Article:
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Entrepreneurship and Ultraism

I was asked to speak to the Young Entrepreneurs at ASI. My first thought was what is the age limitation? Under fifty. When I look around the halls at the convention we are getting old, very old. My immediate thought is we need a new paradigm, the sheep numbers have been going down since I was ten years old and that’s a long time that nothing other than shrinkages have occurred. In our area, Dwight Holloway created significant change in the blue print for expansion that continues today with the Pipestone Program. Unfortunately, it hasn't enjoyed more acceptance in other areas. The whole program is producer and animal-friendly and is based on sound animal husbandry and animal welfare standards.

To be a successful Entrepreneur, I believe it is essential to be Ultraistic in your thinking and judgments. Put your self-importance on the back burner. Our company was successful because when the paradigm was changing we stepped in and found a way for our farm clients to compete with Smithfield. No small task that has never been duplicated. We have 200,000 sows in place primarily in the U.S. with some in other countries that will produce almost six million pigs annually. Farmer owned and being fed on their own farms as part of their farm operation. We didn't own the pigs but we took ownership of the skills to make the project successful, now known as the Pipestone System.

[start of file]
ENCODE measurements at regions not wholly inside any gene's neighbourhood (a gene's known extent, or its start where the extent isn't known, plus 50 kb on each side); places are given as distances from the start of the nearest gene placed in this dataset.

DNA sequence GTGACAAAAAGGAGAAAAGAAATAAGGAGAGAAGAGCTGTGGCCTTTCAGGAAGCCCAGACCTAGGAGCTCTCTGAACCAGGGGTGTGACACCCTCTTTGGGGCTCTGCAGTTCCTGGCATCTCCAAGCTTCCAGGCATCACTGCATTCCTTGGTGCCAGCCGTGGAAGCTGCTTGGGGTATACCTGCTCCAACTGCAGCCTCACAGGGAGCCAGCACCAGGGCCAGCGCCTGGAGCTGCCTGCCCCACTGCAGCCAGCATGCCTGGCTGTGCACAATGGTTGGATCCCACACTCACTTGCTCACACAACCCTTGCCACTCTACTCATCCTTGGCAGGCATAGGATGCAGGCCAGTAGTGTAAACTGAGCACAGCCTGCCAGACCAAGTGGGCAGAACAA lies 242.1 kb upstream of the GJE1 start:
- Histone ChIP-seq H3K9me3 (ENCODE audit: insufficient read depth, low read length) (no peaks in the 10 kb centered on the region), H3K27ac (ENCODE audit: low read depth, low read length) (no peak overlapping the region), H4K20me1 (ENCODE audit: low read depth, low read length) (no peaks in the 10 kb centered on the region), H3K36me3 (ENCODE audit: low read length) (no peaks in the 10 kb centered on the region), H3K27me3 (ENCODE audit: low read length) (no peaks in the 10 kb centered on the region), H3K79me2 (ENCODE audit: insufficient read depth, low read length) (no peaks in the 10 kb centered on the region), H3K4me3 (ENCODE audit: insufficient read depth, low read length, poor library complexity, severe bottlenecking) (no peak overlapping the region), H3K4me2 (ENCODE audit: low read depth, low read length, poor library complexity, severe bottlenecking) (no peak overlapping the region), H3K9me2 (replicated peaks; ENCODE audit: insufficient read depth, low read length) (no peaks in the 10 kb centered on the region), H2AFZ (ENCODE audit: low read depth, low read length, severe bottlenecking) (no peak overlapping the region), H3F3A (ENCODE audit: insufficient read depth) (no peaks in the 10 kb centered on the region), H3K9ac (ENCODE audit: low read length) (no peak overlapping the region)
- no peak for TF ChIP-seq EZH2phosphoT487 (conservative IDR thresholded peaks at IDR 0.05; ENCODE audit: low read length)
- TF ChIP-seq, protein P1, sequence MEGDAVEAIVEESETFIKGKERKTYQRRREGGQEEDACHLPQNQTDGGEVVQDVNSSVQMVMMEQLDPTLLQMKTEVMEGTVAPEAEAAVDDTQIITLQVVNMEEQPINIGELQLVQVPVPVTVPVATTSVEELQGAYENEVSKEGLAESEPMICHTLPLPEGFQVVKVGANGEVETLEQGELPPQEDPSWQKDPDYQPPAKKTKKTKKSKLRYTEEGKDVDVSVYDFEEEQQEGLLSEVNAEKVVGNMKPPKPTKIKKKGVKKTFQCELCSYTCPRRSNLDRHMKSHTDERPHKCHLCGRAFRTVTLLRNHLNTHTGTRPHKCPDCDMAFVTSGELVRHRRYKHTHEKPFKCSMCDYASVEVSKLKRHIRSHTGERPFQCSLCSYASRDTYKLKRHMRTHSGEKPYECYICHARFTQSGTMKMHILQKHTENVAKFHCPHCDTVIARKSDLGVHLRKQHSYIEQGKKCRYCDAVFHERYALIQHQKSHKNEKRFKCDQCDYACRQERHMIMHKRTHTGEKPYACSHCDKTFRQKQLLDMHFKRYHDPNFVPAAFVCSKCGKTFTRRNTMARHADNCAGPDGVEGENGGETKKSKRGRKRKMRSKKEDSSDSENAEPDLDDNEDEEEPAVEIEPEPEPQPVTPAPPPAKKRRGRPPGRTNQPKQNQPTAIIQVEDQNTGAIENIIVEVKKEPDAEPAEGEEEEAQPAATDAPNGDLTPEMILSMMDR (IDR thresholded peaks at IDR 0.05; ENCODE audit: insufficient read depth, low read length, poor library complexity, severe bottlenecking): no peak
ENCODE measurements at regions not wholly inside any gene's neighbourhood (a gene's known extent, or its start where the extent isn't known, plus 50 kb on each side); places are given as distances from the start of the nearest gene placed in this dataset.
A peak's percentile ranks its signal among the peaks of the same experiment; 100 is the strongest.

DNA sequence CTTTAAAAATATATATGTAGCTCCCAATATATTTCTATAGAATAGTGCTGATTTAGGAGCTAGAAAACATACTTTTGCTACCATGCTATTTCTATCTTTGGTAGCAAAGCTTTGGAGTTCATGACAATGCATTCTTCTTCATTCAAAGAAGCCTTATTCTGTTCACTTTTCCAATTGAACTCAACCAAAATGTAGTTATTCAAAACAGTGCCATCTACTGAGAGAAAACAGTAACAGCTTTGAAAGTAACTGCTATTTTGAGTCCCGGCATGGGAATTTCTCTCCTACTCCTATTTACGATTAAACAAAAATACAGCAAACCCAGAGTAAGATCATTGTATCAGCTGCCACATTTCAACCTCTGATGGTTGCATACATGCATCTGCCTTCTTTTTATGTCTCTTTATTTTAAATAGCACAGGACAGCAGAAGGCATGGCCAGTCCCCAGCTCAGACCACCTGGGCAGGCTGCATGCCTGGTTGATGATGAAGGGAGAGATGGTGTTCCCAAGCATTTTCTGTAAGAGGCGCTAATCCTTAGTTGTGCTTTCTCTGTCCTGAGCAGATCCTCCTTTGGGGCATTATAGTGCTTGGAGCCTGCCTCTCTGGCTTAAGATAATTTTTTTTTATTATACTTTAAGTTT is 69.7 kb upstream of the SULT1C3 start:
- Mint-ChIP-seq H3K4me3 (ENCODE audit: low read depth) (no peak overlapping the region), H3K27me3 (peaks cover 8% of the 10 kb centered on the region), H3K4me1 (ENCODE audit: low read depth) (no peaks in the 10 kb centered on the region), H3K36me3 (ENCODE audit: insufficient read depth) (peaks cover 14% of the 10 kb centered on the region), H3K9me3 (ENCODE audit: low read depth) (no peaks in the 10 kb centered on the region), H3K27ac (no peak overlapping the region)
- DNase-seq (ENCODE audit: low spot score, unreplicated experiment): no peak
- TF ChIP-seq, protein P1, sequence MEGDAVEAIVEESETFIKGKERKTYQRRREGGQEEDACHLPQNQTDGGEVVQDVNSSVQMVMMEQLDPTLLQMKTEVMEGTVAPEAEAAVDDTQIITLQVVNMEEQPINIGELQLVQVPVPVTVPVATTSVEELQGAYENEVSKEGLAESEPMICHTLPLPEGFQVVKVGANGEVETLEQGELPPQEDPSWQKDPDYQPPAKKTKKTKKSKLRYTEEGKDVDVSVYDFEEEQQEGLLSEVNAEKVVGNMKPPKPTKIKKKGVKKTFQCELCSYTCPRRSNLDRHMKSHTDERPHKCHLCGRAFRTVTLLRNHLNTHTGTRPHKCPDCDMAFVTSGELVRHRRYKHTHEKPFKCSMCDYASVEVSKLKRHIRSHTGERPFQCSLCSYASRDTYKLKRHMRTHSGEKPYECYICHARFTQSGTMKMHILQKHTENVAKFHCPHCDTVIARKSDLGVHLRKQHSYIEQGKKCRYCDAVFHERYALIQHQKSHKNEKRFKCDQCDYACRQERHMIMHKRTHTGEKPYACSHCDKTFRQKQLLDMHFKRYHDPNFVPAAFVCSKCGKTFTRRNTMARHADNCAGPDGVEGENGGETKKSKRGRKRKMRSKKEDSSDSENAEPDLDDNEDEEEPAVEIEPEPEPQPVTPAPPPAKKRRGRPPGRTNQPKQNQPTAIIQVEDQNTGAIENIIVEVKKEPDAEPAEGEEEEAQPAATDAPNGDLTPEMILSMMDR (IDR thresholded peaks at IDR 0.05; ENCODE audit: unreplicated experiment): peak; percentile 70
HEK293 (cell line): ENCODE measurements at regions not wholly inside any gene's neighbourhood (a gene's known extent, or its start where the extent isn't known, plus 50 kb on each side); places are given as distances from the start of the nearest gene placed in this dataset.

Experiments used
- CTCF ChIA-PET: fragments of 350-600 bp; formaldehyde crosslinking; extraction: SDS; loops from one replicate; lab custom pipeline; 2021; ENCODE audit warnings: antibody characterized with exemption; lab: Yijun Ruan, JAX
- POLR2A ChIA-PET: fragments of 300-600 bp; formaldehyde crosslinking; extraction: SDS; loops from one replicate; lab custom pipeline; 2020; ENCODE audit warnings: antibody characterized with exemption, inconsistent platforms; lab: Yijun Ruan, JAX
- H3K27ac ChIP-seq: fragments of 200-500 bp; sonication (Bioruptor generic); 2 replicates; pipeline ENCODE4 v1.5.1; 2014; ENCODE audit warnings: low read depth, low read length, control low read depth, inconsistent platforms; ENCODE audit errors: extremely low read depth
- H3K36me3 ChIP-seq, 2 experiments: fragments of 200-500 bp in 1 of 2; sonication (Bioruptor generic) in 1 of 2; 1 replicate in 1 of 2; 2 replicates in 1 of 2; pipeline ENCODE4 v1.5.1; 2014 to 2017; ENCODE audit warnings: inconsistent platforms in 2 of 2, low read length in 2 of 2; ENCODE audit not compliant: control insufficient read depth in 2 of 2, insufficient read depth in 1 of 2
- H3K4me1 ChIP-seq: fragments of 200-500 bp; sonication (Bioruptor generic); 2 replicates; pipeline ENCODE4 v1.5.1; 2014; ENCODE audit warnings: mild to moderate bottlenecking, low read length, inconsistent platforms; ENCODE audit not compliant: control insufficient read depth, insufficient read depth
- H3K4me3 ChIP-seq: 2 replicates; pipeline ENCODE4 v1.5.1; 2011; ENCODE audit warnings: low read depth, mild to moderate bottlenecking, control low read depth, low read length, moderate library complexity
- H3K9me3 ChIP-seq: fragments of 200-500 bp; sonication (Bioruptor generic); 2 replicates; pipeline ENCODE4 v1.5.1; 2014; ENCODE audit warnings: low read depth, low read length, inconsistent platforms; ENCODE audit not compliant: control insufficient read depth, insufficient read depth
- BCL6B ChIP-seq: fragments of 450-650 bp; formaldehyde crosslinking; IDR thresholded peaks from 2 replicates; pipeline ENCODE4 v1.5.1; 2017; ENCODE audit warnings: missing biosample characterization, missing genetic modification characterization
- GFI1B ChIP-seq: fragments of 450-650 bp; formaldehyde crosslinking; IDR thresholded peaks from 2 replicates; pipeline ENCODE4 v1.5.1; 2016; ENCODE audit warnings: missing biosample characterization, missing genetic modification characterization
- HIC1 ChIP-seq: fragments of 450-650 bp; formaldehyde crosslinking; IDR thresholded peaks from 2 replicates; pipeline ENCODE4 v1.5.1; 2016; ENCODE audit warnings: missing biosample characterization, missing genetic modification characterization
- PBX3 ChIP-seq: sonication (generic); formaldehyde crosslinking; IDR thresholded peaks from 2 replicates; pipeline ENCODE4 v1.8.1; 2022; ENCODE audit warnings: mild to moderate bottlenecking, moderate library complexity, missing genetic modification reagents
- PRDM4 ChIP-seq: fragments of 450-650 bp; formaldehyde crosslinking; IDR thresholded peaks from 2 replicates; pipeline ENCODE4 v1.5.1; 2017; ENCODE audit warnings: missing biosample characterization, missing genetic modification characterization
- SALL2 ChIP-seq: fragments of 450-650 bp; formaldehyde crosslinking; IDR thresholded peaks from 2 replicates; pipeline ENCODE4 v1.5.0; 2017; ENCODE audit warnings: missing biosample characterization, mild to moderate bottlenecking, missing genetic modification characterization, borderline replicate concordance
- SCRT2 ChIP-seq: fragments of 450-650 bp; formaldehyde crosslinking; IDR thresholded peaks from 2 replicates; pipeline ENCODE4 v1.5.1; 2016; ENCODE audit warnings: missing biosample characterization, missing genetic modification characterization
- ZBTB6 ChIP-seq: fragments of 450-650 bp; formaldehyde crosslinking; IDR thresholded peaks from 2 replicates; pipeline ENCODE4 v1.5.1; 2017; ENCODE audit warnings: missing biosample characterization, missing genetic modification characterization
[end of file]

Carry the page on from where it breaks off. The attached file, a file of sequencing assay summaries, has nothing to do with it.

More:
Back to sheep and goats, the opportunity, I believe, exists to move forward in a profitable way for the producer. I met a person in New York that was no longer a nurse and made a living with 60 ewes.  She was receiving $25 a pound for her wool and for her meat lambs, she was getting double what I receive for meat. It is essential to think outside of the box. The increase in hair sheep and the ethnic market demand are two areas that need continued thought and input. It is time, to at least consider, the people that own less than a 100 ewes because they represent 95% of the producers. We haven't done enough to help them with their needs.

I have serviced anyone that asked for help in the sheep and goat arena without any consideration for flock or herd size and found it very self-fulfilling to be able to contribute. I have always taken pride in providing veterinary service to all species without being described as a specialist in any field. In all reality, as age interferes, it is quite likely I will exit as a sheep and goat specialist but none of this would have been possible without an ultraistic attitude.

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